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What is the Most Common Central Sleep Apnea Treatment?

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  • Written By: H. Colledge
  • Edited By: Heather Bailey
  • Last Modified Date: 16 January 2020
  • Copyright Protected:
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    Conjecture Corporation
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Central sleep apnea is a disorder that affects the pattern of breathing during sleep, so that breathing stops altogether on repeated occasions throughout the night. There are a number of causes, mostly involving problems in the area of the brain that controls respiration or weakness in the respiratory muscles. The most common central sleep apnea treatments involve using one or more of a range of options including: treating any underlying disease, medication to stimulate breathing, and devices that pump air into the respiratory passages during sleep. Central sleep apnea should not be confused with the more common disorder obstructive sleep apnea, which is caused by blockage of the airways.

As a number of diseases such as heart failure and kidney failure are associated with the problem, treatment of central sleep apnea often involves attending to these associated conditions. Treating heart failure with appropriate medication and kidney failure with dialysis may mean that normal nighttime breathing is restored and no further central sleep apnea treatment is required. Some causes are reversible; for example, traveling to areas at high altitude or taking opiates such as heroin can cause central sleep apnea. The treatment for central sleep apnea in the first case would involve descending to lower altitude and for the second case a gradual withdrawal of opiates would be implemented.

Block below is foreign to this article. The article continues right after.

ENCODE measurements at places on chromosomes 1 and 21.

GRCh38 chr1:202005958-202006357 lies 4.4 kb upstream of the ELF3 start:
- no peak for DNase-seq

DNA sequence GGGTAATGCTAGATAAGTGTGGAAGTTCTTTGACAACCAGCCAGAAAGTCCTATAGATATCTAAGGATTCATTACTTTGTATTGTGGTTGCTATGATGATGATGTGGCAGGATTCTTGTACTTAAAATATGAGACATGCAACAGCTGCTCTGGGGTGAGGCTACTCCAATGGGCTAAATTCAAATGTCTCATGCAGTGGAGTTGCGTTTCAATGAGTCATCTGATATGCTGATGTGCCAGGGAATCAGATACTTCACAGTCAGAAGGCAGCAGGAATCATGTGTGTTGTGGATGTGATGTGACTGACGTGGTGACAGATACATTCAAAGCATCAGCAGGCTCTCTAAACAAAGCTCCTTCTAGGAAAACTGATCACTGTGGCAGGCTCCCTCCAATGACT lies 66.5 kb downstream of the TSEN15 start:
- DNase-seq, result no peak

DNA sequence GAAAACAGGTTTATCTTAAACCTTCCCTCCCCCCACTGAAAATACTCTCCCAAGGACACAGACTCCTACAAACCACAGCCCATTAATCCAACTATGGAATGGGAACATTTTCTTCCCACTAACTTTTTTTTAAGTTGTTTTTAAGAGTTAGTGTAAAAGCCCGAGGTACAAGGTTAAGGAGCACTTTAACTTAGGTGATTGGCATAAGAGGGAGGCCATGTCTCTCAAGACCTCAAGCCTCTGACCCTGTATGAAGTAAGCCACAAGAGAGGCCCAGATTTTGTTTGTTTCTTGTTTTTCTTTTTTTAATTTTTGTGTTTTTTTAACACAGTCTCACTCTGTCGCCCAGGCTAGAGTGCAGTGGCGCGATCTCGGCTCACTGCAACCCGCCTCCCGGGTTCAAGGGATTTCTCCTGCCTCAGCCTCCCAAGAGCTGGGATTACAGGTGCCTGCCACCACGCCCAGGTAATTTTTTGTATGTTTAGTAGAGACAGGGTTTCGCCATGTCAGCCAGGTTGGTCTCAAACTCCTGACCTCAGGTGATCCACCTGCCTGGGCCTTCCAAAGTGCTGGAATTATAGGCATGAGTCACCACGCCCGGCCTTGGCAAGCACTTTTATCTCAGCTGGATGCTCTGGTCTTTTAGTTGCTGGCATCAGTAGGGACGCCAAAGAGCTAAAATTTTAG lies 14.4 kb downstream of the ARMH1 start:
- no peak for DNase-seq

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Continuous positive airway pressure, or CPAP, where pressurized air is pumped into the airways through a face mask, can be an effective central sleep apnea treatment. It may help to keep the airway open overnight and its use has been found to lead to better heart function in people with cardiac failure. CPAP is also used to treat obstructive sleep apnea.

Bilevel positive airway pressure, or BIPAP, is different from CPAP in that it varies the pressure of the air being pumped in. This type of central sleep apnea treatment is especially useful for people who repeatedly stop breathing for long periods of time. In such cases the machine can be set to deliver an additional breath after a specified length of time has elapsed without respiration. Adaptive servo ventilation, or ASV, is a more complex ventilation technique which is able to adapt constantly to respiratory needs, and which is proving more effective than conventional methods.

A common central sleep apnea treatment is the use of medications such as acetazolamide and theophylline. These may be taken as a preventive measure before visiting places at high altitude. The drugs work by stimulating breathing and are also used as a central sleep apnea treatment for patients with heart failure.

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